|Sure. To your question around affordability, I think one of the challenges we were facing, and I know this is not so unusual for a lot of communities, particularly those with universities, over 50% of our housing here in Boulder is rental, which is typically the lowest quality, the least efficient. We started thinking about our kind of clean energy future design for new buildings and the redesign on moving towards net zero or net positive buildings and neighborhoods. As we looked at our code, what’s regard to new construction, we don’t have a lot of new construction in Boulder. We are able to address efficiency and energy requirements for remodels and additions. We love to say, well in terms of equitability, who is hit the hardest, and it really is the renters. We work with our rental housing association to say, “How do we kind of ease into this idea of increasing the quality of our housing stock for renters?”
We worked in parallel with our own rental housing association. I would not suggest that it was easy at the beginning, but we are nearing the completion of our compliance period, where we’ve been able to get over 90% of our rental housing compliant with our energy efficiency requirements through SmartRegs. I think the fear at the beginning is that those costs would be really transferred to the renters. We haven’t seen that occur. There’s been some indication that rents in certain areas have increased, but by increasing the literacy of the renters at the same time we’re able to work with the whole system to say, “Oh, what does savings look like and how do you actually transfer the savings to the tenant, not just the cost for the upgrade?” And so, it was a little bit rocky at the beginning, but it really had smoothed out and we have done a number of studies and analysis to show that the benefit has actually been pretty extraordinary in terms of cost saving.
|You’re listening to an interview with Jonathan Cohn from Boulder, Colorado, as part of our Voices of 100% series of Local Energy Rules. Do you know any folks we should interview about 100% renewable energy commitments in their community? If so, please send us an email at firstname.lastname@example.org. That’s email@example.com. Stay tuned for the rest of this episode after a short message from our energy democracy initiative director John Farrell.
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I wanted to get into some of these other policy concepts that you were talking about in this coalition work that you’re doing at the state level, you mentioned kind of bumping into restrictive policies, whether that’s the fact that it’s electric utilities are regulated monopolies, gas utilities are regulated monopolies. It’s something that’s true over 30 states. What are some of those things that you’re asking for when you go to state leaders, state legislators that would give the local community more power to address those issues of climate and energy?
|Yeah, so that’s an interesting one. If you… Anyone can take a look at our website, which is, you can just type in CC number four CA, CC4CA, and on the website we have our policy agenda that was not a small feat, trying to get a couple of dozen communities and jurisdictions to agree on a policy agenda. But we were able to get there and the purpose is to identify and really think broadly, but also give specific examples of where do we run into these kind of barriers that either restrict local jurisdictions from going farther faster or policies that would really shift the entire state. Now I should say that not every community represented is actually in the regulated service territory. Xcel Energy is essentially the owned investor and utility, but there are a number of municipal utilities, there are co-ops and rural electric utilities that are also represented with CC4CA.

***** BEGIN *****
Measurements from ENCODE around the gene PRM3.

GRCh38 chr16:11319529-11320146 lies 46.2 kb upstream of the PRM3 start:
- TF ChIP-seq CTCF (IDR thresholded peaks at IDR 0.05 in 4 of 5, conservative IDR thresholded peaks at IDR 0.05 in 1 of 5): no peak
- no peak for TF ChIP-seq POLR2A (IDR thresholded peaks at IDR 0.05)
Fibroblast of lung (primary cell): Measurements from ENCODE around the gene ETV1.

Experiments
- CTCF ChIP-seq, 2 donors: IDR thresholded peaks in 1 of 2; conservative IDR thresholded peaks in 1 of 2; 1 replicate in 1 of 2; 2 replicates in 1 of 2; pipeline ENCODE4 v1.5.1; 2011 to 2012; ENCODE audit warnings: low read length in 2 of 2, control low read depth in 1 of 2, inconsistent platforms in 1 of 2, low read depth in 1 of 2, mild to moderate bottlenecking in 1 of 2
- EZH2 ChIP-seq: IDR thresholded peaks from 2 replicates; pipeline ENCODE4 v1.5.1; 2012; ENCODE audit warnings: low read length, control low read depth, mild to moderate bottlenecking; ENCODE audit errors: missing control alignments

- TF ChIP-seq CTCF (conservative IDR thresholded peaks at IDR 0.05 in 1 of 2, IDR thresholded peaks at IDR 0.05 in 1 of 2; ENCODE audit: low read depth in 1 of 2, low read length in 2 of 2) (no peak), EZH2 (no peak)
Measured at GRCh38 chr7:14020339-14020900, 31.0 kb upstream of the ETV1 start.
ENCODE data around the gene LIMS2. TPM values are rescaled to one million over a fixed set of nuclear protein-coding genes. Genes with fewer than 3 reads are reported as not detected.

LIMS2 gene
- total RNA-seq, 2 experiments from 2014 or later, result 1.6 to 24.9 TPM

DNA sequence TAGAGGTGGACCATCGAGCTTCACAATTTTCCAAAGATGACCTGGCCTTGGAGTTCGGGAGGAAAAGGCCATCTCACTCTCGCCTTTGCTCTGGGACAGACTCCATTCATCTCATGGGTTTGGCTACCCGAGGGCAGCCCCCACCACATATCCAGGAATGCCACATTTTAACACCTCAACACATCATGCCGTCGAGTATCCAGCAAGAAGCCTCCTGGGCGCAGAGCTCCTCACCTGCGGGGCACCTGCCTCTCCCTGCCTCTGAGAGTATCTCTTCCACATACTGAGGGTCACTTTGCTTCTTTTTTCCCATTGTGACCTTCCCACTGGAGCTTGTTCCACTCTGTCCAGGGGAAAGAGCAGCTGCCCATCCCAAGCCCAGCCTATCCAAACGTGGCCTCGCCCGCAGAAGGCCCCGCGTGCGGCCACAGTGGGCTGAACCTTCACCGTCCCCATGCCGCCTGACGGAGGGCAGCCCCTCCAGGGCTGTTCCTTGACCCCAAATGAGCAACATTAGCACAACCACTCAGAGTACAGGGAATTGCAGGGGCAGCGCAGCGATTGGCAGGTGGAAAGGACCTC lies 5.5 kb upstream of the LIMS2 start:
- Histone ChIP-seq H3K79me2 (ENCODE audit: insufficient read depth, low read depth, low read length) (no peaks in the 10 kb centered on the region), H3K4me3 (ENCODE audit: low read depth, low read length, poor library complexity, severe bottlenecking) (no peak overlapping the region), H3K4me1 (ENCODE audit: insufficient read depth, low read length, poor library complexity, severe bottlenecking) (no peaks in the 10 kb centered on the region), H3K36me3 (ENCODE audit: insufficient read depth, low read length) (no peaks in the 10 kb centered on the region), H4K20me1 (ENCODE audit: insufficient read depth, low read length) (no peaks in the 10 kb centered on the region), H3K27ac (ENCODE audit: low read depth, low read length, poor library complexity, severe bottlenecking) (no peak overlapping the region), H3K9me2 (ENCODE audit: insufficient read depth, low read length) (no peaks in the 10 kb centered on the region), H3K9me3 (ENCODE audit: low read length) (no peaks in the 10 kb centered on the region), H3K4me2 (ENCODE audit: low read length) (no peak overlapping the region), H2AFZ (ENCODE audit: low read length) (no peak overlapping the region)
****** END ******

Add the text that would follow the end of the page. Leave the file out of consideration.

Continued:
We try to balance our ask between those that are specific to regulation, versus those that are more widespread in terms of policy or legislation. Some examples, the state of Colorado, sure we have… Our governor Hickenlooper has signed an executive order related to climate and set some high level goals, but we don’t have an updated inventory. We don’t have an agency within state government that is actually monitoring and measuring progress, so that’s an area that we’ve been focused on pretty heavily. Clean cars standards, of course, zero emission vehicles, making sure that that’s included in our state plan. Looking at the transition as we think about decommissioning coal and natural gas. To my earlier comment, it does matter how it’s done, so we are looking at things like increasing the size limitation on qualified facilities, looking at ways to remove some restrictions on sizing distributed generation in our communities.
So the 120% rule is a perfect example of that, where it was a fine intention when it was developed years ago with regard to access to the incentives by the utility, yet the unintended consequences, now as we think about solar as a tool for longterm affordability, as we think about solar as a tool for energy resilience in our communities, as we think about the integration of storage in our communities, we run into interconnect requirements and sizing limitations. It’s our goal and our aim to go to the code where those restrictions exist and get sponsorship to relax or remove some of those restrictions. Because, I don’t think that the legislature contemplated that it would be affordable and advantageous for community members to start looking at residential storage, neighborhood scale storage and how that gets deployed within a community. Those are some examples of what we’re really focused on in this upcoming session.
|One of the other things say know that either Boulder or Boulder County had done that I thought was pretty impressive and it was covered in a product that we call it a Community Power Toolkit, it’s kind of an interactive tool for looking at ways that communities can take action. Boulder’s featured in many number of places in there for some examples. But I thought it was really interesting how they were helping organize bulk purchasing of solar panels and electric vehicles, and then also now I believe electric bikes, and kind of helping people on the consumer side of things. On the one hand you’ve been doing these really cool policy ideas for how you can make it easier for cities to address climate, to get to clean energy. But then on the other hand, helping consumers actually access that in affordable way.